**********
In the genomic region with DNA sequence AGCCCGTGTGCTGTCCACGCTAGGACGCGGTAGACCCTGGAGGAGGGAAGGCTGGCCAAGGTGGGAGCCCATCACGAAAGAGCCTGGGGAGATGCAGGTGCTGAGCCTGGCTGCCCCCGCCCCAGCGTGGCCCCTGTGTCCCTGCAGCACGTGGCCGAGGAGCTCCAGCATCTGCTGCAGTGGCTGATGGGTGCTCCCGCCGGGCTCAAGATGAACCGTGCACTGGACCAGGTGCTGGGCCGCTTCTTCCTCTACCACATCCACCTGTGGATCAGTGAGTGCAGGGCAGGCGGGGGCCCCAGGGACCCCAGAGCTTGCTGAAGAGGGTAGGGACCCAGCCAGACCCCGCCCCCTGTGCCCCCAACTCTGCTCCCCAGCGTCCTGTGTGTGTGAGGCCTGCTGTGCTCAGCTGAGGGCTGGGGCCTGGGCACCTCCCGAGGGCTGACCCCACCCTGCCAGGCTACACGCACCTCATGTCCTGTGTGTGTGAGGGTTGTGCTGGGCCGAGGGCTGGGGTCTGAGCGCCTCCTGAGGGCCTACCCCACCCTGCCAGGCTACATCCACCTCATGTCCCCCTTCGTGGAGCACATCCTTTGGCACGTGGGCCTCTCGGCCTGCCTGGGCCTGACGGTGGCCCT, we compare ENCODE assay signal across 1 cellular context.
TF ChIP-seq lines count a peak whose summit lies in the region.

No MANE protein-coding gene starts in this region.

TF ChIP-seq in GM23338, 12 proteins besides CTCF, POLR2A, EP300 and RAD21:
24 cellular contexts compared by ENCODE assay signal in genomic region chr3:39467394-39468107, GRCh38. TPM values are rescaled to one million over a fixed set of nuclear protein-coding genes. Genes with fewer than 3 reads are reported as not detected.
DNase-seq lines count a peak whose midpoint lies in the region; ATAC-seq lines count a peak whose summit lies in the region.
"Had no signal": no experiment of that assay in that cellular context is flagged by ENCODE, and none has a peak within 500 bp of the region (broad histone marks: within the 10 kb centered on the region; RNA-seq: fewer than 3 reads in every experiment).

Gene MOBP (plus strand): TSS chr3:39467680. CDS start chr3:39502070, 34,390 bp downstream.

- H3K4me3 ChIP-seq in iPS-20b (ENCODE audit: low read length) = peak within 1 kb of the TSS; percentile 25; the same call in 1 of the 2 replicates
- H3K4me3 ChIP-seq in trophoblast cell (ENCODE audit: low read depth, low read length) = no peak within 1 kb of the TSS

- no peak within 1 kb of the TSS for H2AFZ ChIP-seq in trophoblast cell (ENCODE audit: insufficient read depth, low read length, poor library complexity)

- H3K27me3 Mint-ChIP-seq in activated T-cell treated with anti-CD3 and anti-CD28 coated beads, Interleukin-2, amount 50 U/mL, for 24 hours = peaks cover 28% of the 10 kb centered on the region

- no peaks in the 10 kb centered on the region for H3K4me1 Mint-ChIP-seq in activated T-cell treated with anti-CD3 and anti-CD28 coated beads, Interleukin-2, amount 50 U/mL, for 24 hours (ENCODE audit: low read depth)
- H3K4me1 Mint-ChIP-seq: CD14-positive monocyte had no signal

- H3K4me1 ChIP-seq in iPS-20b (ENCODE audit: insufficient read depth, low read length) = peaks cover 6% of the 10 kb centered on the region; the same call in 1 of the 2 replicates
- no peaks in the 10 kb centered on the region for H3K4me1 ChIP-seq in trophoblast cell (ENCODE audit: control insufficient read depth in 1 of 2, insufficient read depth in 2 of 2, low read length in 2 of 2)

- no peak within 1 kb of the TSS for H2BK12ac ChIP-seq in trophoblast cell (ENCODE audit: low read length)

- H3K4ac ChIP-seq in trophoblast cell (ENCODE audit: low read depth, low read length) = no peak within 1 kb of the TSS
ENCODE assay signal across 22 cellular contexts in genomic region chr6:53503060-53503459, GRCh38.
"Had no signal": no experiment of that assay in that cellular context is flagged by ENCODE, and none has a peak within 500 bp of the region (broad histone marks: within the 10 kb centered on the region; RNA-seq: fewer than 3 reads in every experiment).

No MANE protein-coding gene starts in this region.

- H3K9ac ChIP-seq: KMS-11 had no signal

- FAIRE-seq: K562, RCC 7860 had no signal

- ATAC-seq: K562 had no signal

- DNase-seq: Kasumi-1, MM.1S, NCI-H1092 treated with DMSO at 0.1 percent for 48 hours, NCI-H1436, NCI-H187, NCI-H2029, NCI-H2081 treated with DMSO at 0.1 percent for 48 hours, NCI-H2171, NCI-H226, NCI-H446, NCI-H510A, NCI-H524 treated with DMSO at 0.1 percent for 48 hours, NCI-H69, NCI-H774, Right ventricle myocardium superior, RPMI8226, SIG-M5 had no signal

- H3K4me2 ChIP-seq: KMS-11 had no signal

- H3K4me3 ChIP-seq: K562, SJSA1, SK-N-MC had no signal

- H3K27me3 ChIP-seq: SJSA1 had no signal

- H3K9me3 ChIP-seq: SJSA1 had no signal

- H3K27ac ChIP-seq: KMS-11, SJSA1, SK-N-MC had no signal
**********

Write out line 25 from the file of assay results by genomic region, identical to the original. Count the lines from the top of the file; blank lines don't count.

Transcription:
- DNase-seq: Kasumi-1, MM.1S, NCI-H1092 treated with DMSO at 0.1 percent for 48 hours, NCI-H1436, NCI-H187, NCI-H2029, NCI-H2081 treated with DMSO at 0.1 percent for 48 hours, NCI-H2171, NCI-H226, NCI-H446, NCI-H510A, NCI-H524 treated with DMSO at 0.1 percent for 48 hours, NCI-H69, NCI-H774, Right ventricle myocardium superior, RPMI8226, SIG-M5 had no signal